The liquid of life

Your health

By Dr Gita Mathai
  • Published 27.06.18
Illustration: Suman Choudhury

Water makes up 75 per cent of the body weight of an infant and 55 per cent of an adult. Our body is composed of multiple complex cells which contain enzymes, electrolytes and electrical charges. All these function only in the presence of water. "Fasting unto death" (for political or religious reasons) will take two months if only food is avoided. It will take seven days or less if water is also withheld.

The exact amount of water required for healthy existence has not been accurately studied. Roughly, the amount required varies with age from around 700ml (1 cup=250ml) a day for infants to 3.8 litres (16 cups) for lactating women. Not all this fluid has to come from water.

Infants get much of their fluid requirement from milk. The electrolyte composition of breast milk is ideal for babies. Any tinned formula has to be reconstituted precisely as advised (usually one flat scoop for 30ml of water) Adding more or less powder will cause variations in the electrolyte composition. The sodium content can go up and down (hypo or hypernatremia, respectively), as the infants immature kidneys cannot regulate this effectively. After weaning, water comes from food, juices and, later in life, from tea and coffee.

Aerated cola drinks are widely advertised as the ideal way to quench thirst on a summer day. Many of them are hypertonic so though the thirst is initially quenched, it is followed by a desire to drink more! Since these drinks contain sugar, consumption elevates the blood sugar (bad for people with diabetes). It then gets deposited as fat, adding to the expanding waistlines of the adult population.

There is no proven scientific benefit to drinking two to three glasses of water on an empty stomach first thing in the morning. Naturopathy says it cleanses the body. It does activate your gastrocolic reflex and prevent constipation. Otherwise it is better to sip water at room temperature all through the day. Ice cold water is less rapidly absorbed. Water should be drunk an hour before or two hours after meals. If it is drunk just before, it dilutes the gastric juices, making them less efficient.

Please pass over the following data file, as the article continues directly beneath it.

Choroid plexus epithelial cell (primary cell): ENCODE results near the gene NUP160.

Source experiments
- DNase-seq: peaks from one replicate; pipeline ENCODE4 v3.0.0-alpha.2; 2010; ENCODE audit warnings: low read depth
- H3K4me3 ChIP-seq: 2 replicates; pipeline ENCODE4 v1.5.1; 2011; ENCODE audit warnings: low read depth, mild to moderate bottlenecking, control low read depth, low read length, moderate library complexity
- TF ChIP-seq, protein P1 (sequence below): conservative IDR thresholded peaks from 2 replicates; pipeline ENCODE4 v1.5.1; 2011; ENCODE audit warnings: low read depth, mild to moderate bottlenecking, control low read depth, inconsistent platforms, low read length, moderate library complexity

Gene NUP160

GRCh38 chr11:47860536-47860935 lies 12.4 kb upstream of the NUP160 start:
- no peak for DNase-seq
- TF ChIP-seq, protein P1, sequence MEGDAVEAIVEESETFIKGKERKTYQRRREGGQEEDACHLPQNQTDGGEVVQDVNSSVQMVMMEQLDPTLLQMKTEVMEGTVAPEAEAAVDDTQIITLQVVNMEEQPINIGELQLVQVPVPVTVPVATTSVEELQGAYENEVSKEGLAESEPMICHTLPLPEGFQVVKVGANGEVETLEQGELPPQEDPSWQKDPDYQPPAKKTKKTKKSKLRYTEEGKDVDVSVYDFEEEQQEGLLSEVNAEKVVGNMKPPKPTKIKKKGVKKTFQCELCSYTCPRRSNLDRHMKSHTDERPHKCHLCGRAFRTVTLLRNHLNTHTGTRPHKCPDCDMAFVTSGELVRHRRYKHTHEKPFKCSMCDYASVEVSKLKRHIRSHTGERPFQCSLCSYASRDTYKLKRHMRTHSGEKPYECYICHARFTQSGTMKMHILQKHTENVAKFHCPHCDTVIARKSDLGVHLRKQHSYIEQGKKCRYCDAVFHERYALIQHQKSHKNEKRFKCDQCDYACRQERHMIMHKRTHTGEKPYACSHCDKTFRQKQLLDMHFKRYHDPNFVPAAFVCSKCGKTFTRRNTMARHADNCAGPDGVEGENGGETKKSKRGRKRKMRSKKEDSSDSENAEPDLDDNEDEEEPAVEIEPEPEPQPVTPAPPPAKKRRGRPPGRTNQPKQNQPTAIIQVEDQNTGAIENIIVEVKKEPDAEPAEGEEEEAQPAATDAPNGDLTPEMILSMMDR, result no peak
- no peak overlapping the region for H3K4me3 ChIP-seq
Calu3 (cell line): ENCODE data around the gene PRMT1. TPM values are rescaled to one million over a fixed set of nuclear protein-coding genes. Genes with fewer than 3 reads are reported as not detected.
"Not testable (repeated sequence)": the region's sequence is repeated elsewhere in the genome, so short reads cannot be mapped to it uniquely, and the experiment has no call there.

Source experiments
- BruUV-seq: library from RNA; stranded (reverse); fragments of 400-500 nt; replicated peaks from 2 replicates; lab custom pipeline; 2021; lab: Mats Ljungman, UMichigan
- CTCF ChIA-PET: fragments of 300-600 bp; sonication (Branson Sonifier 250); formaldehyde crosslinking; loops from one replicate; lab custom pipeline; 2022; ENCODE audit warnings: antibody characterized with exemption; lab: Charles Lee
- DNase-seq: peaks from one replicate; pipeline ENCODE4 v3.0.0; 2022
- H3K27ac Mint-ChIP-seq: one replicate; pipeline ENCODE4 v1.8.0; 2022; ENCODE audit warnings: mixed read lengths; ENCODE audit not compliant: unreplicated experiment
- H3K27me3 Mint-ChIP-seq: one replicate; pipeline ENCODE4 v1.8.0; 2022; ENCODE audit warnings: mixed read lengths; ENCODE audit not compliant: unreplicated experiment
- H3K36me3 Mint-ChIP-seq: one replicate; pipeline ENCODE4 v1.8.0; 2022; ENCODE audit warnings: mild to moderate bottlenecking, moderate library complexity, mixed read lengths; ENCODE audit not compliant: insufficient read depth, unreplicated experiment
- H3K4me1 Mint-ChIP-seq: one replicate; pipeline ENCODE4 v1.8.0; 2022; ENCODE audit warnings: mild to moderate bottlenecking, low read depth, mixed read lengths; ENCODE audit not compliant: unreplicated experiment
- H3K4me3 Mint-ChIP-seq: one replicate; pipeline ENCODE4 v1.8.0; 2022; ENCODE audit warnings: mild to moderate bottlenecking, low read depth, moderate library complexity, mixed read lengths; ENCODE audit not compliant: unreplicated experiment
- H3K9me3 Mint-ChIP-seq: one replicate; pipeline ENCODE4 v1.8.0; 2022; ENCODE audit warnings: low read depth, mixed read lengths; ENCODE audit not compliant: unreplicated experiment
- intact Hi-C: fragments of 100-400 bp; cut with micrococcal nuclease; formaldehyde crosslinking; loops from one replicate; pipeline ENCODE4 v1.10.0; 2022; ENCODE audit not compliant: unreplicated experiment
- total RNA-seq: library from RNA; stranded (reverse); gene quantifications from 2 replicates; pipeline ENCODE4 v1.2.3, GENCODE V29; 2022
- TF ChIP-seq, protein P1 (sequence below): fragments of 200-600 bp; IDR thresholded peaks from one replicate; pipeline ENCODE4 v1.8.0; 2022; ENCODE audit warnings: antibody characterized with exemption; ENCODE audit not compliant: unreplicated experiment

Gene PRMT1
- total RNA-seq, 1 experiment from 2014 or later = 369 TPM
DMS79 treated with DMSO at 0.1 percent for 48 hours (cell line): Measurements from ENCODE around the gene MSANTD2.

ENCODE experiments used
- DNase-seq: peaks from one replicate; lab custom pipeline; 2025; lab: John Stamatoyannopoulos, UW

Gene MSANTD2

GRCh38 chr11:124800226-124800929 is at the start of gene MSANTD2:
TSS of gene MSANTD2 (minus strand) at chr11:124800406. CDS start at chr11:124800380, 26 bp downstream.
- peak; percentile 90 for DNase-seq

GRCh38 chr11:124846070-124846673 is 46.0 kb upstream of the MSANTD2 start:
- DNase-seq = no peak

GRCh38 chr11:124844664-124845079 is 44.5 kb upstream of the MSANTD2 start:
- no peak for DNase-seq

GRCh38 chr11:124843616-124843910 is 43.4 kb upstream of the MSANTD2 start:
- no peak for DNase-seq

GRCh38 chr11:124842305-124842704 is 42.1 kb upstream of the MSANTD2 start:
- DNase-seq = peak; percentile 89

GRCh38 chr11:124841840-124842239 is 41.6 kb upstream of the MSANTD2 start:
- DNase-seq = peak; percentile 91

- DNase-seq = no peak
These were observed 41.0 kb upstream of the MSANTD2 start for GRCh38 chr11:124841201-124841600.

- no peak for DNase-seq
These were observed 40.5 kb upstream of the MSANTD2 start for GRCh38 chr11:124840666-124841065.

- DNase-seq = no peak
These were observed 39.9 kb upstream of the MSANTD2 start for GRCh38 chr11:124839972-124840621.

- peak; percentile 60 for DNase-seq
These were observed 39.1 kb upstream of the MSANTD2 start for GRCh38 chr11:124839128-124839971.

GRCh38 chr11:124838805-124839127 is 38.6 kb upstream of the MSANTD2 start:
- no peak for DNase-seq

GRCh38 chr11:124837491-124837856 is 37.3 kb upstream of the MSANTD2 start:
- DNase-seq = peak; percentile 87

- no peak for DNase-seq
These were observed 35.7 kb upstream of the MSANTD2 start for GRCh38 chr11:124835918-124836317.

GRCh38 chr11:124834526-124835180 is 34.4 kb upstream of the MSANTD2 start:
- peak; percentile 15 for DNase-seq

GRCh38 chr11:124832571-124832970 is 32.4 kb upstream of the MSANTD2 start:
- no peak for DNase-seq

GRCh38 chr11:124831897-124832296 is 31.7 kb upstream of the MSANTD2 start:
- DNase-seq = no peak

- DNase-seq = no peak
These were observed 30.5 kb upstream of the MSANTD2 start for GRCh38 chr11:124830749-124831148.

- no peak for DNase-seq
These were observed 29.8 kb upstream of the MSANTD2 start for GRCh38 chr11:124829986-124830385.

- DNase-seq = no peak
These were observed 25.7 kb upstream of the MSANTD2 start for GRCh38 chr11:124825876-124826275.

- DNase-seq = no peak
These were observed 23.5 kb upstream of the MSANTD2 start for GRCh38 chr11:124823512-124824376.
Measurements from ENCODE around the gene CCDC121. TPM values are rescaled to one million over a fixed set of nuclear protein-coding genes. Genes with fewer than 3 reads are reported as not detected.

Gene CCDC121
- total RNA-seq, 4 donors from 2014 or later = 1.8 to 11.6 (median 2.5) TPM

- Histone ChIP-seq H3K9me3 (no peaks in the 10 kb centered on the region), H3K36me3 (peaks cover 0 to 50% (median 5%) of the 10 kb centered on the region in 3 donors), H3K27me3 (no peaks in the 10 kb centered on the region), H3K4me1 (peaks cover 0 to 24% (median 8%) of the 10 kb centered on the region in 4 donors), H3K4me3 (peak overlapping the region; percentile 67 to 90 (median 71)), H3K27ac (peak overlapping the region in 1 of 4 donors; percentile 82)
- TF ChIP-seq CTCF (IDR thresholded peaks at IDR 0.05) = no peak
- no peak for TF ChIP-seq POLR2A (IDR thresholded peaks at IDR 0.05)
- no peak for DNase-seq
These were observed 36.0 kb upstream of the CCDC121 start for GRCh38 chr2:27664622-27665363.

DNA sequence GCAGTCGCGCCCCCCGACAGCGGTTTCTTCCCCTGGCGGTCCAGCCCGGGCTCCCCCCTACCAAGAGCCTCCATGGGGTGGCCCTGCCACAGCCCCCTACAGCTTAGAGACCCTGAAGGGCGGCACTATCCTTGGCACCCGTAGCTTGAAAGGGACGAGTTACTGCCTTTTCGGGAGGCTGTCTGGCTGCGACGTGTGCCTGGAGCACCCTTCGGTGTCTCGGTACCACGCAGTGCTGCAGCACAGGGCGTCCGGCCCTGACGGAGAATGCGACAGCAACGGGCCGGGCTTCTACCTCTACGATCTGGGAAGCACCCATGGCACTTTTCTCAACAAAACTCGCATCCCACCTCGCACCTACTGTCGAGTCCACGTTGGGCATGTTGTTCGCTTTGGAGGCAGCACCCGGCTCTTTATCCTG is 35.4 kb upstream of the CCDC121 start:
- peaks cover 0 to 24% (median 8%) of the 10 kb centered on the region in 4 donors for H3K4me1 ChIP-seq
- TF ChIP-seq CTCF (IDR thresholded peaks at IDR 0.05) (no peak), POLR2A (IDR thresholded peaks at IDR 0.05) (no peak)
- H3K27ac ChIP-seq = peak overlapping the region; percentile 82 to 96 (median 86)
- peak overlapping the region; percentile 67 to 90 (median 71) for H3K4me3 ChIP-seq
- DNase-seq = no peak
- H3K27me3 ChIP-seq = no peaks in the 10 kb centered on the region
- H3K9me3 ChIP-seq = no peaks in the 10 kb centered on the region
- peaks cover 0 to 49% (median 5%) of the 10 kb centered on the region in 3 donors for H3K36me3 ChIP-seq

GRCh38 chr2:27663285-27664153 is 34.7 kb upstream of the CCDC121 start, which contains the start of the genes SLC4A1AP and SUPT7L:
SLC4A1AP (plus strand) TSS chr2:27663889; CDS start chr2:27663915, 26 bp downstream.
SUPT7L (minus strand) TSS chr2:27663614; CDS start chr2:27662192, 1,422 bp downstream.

The amount of water an adult needs depends on body composition (muscle:fat) outside temperature, humidity and level of activity. A labourer or marathon runner requires more fluids than a sedentary office worker. Before a workout, drink two cups of water to hydrate yourself. An active workout requires one cup of water every 20-30 minutes.

Older people may not be able to regulate their fluid intake relying on thirst alone. They may need to consciously drink water. School and college going youngsters (particularly girls) may suppress their thirst as they do not wish to use the restroom.

High coloured urine does not necessarily mean dehydration. The colour may be due to natural colours or additives in the food.

You can overhydrate by drinking too much water. This results in low sodium or hyponatremia. Headache and fatigue can be followed by muscle spasms or convulsions. Sportspersons can prevent this by adding a pinch of salt to their water or consuming isotonic sports drinks.

Dehydration is more dangerous. Concentration becomes poor, reaction time is increased, learning, memory, and retention are poor, and there may be mood swings. As dehydration progresses, organs can shut down, resulting in death.

Women should be conscious of their fluid intake during pregnancy as dehydration, especially in the last trimester, can precipitate urinary tract infections and premature labour. After delivery, good hydration means there is adequate breast milk for the baby.

The writer is a paediatrician with a family practice at Vellore and author of Staying Healthy in Modern India. If you have any questions on health issues please write to